a “macrobiotic” soup recipe of my own. . .

by mulberryshoots

Since the beginning of this month, I’m resolved to hunker down to a healthier food regimen for the next eight weeks. As help for doing so, I’ve gone back to my macrobiotic books and cooking lifestyle that I encountered years ago when I wanted to recover from viral encephalitis. Western medicine couldn’t help me then except to admit that there wasn’t much they could do for virus infections except to let them run their course. So, I signed up for a macrobiotic cooking retreat at Kushi Institute out in western Massachusetts. At the time, I remember losing weight, eating a lot less and feeling healthier in general.

Now, it’s time to try it on again. What I would like to do is to incorporate flavor and a feeling of eating enjoyment to more stringent-seeming macrobiotic recipes. I know myself well enough to understand that too much austerity won’t last very long.

So today, on a glorious cool Sunday morning, I rescued vegetables from the fridge that needed to be used up – and made this vegetable soup. What I’m aiming for is a basic process for making vegetable soup that’s really tasty and that we won’t get tired of. Since macrobiotic cooking suggests that we eat a bowl of soup a day,  it seemed like a good idea to experiment with a basic soup I could make often, using whatever vegetables I have on hand.

Here’s what I put into my “mac soup” today:

chopped vidalia onion (a leftover piece)

chopped celery (ditto)

chopped organic carrots (leftover from making carrot/hijiki last night for dinner)

1 1/2 chopped roma tomatoes

collard greens (2 stalks with rib cut out and green parts sliced up)

1 medium zucchini (sliced lengthwise and then cut across in bite-size pieces)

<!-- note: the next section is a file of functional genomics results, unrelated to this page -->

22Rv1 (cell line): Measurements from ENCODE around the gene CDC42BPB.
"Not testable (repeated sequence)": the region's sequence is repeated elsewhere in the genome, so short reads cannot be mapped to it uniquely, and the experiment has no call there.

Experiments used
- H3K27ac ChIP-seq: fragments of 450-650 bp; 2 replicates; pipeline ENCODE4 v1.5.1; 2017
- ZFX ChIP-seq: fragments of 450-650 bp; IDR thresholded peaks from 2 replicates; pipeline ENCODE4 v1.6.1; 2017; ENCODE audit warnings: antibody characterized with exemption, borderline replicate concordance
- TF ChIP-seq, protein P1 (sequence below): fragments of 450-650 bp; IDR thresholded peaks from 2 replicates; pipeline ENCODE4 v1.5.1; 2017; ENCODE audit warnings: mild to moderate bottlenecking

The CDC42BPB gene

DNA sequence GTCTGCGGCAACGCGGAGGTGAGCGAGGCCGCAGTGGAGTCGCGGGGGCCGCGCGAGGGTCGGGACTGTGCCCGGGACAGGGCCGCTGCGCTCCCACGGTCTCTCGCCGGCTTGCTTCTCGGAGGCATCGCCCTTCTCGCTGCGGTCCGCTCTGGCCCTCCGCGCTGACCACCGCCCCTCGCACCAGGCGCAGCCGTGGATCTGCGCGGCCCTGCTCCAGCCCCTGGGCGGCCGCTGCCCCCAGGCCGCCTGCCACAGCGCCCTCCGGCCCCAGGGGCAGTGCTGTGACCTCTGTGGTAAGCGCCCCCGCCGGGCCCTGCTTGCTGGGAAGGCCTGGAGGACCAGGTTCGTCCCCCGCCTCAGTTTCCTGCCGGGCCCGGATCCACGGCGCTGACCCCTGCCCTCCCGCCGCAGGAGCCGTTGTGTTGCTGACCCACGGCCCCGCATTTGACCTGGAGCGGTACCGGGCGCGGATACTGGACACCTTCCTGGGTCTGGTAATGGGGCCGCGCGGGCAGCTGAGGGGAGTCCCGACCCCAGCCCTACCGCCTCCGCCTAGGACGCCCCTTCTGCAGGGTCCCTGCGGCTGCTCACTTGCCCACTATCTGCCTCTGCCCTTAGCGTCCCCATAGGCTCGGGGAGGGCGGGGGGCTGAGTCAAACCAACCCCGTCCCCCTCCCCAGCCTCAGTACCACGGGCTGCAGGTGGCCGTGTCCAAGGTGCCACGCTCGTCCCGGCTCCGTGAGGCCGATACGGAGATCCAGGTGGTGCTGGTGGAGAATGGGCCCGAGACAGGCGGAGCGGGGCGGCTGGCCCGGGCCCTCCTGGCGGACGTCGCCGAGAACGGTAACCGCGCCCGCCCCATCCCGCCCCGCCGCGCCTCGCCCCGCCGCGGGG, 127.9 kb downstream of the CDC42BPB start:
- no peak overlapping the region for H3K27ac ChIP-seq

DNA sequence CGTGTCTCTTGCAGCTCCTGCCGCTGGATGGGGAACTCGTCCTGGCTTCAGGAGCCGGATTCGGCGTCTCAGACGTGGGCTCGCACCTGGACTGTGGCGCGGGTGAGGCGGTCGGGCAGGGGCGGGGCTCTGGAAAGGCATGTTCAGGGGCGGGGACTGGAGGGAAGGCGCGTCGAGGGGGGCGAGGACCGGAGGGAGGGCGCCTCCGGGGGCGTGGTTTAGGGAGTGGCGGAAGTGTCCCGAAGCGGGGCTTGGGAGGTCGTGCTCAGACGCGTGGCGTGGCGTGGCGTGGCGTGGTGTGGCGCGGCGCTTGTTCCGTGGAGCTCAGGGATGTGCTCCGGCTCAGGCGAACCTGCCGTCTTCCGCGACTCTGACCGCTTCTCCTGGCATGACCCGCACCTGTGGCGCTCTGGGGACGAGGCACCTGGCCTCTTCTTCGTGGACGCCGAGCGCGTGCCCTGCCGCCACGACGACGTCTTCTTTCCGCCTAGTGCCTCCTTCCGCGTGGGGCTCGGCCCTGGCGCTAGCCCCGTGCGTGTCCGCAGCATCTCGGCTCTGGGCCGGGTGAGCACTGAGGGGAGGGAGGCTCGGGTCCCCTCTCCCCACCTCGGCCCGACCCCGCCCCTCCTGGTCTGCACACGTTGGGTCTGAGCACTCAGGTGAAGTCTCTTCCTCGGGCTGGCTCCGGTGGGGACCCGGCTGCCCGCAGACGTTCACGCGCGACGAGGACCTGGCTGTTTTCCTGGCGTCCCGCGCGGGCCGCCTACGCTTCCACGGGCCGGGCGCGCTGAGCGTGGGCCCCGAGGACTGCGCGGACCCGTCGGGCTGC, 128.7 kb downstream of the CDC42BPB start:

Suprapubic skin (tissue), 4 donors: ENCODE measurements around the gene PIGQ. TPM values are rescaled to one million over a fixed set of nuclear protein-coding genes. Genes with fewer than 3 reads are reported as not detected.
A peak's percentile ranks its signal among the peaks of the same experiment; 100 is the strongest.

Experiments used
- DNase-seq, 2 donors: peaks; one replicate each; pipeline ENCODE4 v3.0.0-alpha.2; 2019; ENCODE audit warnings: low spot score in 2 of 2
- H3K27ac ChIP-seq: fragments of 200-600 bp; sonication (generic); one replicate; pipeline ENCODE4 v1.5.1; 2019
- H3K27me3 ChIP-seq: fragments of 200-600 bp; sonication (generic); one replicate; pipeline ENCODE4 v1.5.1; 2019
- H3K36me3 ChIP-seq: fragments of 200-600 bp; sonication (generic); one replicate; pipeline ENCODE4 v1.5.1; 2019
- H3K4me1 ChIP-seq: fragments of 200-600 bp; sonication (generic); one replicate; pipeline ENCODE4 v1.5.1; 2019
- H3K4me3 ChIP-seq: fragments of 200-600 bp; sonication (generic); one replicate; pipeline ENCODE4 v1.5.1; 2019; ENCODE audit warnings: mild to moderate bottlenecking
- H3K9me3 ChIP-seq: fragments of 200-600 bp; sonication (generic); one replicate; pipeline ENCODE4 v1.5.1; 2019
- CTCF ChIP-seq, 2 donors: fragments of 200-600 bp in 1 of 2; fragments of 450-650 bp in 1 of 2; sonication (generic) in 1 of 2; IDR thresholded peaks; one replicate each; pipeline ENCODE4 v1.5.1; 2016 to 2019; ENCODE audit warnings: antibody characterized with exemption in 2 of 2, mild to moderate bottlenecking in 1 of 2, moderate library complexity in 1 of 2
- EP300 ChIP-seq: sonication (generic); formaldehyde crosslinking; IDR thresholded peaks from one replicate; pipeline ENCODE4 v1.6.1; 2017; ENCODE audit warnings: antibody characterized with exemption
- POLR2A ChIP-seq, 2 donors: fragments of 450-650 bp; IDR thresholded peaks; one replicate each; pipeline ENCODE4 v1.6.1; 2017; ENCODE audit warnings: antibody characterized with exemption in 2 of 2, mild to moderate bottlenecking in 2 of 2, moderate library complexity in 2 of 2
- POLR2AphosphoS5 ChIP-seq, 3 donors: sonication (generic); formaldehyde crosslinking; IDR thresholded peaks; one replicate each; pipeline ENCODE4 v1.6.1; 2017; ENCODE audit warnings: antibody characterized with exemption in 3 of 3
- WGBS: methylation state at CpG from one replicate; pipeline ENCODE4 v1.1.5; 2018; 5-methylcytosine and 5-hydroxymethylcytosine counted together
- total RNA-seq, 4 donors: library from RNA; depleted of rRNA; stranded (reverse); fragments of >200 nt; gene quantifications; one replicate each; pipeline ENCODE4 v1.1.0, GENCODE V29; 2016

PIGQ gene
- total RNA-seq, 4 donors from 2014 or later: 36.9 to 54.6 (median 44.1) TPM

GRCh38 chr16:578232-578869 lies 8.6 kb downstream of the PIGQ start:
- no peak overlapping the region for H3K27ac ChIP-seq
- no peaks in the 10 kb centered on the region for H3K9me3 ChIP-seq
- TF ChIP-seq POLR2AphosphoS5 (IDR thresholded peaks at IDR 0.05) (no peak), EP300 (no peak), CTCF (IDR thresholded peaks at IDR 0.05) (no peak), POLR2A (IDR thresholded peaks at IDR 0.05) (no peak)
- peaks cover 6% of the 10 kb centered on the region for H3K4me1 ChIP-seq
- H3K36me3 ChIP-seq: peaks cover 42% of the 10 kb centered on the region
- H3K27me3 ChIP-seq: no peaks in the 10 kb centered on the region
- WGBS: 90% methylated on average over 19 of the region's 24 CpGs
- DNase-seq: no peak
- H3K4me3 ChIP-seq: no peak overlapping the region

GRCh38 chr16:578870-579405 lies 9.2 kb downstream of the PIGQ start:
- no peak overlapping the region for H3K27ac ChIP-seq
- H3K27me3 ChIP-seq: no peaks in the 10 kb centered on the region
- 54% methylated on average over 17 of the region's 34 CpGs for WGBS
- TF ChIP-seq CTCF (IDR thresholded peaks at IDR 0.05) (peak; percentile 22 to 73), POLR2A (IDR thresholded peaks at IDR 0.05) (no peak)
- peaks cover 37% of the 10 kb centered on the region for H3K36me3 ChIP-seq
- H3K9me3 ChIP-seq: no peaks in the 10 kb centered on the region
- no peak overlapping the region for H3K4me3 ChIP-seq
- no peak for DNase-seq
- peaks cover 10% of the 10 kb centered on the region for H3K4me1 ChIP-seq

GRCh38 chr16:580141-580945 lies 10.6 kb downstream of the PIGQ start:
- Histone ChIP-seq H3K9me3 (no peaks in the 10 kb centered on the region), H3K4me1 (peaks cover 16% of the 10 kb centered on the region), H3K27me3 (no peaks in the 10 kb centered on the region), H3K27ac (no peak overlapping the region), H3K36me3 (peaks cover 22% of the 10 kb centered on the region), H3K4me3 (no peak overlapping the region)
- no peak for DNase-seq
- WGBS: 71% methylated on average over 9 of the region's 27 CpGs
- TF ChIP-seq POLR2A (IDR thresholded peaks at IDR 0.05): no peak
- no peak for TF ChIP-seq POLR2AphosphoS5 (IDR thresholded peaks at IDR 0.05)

a handful of fresh spinach (already washed and stems removed in the fridge)

chicken broth gelatin (Knorr – which I use as needed and store the remainder in a jiffy bag in the fridge)

spring water as broth making medium

After cooking for awhile (20 minutes,) I put a lid on the soup and turned the heat down to very low. It’s important to taste the broth after it’s had a chance to simmer awhile. If it’s too bland, you can add a little more chicken broth or dashi granules if you prefer. If it’s already too salty, then add more water to taste. Usually, I am cautious not to add too much sodium – either in the chicken broth gelatin, soy sauce or salt. After all, the sweetness of the vegetables in broth are what macrobiotic cooking might be after, isn’t it?

I was also considering whether to add some barley, rice or asian noodles (like somen or soba noodles) to the vegetable broth. Maybe some other time. We’ll just have it for lunch in its more basic form.

With the soup, I might make grilled muenster cheese sandwiches with sesame Ezekial sprouted bread. This flour-less bread can be found in the freezer section of health food groceries in many markets.  It’s also tasty as toast in the morning spread with cashew butter. Yum!